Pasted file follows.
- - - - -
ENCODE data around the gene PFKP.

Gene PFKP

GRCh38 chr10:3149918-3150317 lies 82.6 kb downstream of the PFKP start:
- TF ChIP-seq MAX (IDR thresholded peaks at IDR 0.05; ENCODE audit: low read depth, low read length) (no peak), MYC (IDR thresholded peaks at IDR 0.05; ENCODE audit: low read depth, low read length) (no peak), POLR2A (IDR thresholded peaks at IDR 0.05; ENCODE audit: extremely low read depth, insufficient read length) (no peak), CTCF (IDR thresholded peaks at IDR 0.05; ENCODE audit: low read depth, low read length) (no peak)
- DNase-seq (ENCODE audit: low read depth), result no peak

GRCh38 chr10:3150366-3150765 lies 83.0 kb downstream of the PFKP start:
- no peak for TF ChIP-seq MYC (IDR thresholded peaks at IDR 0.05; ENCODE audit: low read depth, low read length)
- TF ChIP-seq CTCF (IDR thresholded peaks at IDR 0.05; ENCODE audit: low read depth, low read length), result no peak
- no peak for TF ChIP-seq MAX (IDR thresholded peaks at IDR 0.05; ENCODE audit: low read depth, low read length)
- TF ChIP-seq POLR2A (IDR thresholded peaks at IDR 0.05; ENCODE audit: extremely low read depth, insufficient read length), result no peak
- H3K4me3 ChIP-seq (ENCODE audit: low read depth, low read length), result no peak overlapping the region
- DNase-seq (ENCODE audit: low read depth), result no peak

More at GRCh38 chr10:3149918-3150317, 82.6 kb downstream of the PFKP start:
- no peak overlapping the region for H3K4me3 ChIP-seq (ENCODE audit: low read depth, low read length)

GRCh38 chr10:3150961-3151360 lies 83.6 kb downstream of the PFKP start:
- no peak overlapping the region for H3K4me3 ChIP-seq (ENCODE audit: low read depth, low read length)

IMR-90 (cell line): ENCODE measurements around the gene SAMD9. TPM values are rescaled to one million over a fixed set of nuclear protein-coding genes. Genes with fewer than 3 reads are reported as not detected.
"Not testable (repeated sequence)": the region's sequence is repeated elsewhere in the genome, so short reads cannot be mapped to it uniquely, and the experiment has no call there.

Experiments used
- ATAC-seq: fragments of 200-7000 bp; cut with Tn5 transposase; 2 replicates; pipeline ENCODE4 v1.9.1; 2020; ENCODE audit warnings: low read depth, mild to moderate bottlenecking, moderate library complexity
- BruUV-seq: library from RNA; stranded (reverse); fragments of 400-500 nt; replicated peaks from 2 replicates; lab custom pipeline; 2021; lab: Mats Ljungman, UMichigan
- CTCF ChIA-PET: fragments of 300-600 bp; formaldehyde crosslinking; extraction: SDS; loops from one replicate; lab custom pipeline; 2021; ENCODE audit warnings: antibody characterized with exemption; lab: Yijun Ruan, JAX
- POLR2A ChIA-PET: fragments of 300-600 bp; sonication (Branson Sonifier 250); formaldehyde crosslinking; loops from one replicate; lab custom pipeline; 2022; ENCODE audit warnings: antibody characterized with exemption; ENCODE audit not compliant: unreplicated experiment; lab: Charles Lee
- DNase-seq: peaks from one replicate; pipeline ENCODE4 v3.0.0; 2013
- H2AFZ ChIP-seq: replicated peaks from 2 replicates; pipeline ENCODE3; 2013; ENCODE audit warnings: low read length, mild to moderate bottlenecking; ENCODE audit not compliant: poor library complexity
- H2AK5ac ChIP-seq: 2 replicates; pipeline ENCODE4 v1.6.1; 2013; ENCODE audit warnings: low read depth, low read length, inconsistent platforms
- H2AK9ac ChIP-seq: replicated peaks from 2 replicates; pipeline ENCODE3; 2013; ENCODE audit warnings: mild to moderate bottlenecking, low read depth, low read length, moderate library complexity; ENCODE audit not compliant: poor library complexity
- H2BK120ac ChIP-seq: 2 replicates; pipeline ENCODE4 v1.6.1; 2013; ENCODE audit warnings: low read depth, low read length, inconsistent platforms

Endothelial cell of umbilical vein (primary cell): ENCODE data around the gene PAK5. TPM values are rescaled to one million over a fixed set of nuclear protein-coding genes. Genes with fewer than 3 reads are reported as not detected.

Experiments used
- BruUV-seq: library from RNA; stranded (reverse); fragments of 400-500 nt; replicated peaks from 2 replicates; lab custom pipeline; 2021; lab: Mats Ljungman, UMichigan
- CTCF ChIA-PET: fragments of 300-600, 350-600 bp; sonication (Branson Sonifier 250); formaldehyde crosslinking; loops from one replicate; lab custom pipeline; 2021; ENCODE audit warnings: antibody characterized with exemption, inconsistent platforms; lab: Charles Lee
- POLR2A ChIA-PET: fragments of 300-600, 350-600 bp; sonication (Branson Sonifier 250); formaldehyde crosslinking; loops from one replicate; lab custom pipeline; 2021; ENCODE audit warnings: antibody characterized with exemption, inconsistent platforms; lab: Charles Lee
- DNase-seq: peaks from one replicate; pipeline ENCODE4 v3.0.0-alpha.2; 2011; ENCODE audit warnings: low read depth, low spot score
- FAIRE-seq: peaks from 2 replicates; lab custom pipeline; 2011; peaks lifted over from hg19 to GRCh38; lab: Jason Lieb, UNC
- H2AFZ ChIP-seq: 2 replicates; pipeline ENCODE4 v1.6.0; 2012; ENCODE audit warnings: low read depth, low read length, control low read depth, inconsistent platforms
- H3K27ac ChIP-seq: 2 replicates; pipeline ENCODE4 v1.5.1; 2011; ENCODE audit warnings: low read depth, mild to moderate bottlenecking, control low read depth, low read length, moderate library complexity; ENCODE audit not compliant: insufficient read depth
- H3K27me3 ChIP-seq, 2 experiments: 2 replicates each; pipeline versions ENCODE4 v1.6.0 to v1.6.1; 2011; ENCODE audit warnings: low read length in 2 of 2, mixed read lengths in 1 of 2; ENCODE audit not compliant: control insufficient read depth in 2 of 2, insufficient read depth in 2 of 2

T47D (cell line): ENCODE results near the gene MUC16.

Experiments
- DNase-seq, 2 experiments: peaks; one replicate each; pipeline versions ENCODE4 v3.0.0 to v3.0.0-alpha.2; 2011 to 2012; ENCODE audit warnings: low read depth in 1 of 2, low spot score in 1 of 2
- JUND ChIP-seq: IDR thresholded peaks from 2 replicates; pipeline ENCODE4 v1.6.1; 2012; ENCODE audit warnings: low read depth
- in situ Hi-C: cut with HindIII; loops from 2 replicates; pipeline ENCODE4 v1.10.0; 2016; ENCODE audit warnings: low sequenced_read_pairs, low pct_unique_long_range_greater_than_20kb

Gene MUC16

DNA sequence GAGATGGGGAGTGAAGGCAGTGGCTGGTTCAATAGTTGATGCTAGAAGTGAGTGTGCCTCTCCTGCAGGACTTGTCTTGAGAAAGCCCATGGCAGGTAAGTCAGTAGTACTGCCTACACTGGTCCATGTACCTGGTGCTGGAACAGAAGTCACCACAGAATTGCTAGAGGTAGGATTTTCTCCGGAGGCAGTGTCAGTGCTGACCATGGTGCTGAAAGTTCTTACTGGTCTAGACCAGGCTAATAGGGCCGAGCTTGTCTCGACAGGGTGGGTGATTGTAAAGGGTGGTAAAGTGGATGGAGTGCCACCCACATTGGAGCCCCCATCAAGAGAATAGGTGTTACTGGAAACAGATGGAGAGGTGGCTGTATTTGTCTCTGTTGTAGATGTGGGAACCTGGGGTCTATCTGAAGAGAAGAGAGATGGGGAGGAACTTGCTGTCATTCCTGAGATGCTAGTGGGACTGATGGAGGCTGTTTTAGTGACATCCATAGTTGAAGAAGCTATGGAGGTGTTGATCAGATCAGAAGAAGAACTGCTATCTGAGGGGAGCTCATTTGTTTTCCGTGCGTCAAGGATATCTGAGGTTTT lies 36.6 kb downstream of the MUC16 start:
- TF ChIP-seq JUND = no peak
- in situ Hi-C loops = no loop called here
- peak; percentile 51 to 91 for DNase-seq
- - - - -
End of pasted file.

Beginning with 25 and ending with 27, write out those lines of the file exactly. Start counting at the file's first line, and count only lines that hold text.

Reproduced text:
- H2AFZ ChIP-seq: replicated peaks from 2 replicates; pipeline ENCODE3; 2013; ENCODE audit warnings: low read length, mild to moderate bottlenecking; ENCODE audit not compliant: poor library complexity
- H2AK5ac ChIP-seq: 2 replicates; pipeline ENCODE4 v1.6.1; 2013; ENCODE audit warnings: low read depth, low read length, inconsistent platforms
- H2AK9ac ChIP-seq: replicated peaks from 2 replicates; pipeline ENCODE3; 2013; ENCODE audit warnings: mild to moderate bottlenecking, low read depth, low read length, moderate library complexity; ENCODE audit not compliant: poor library complexity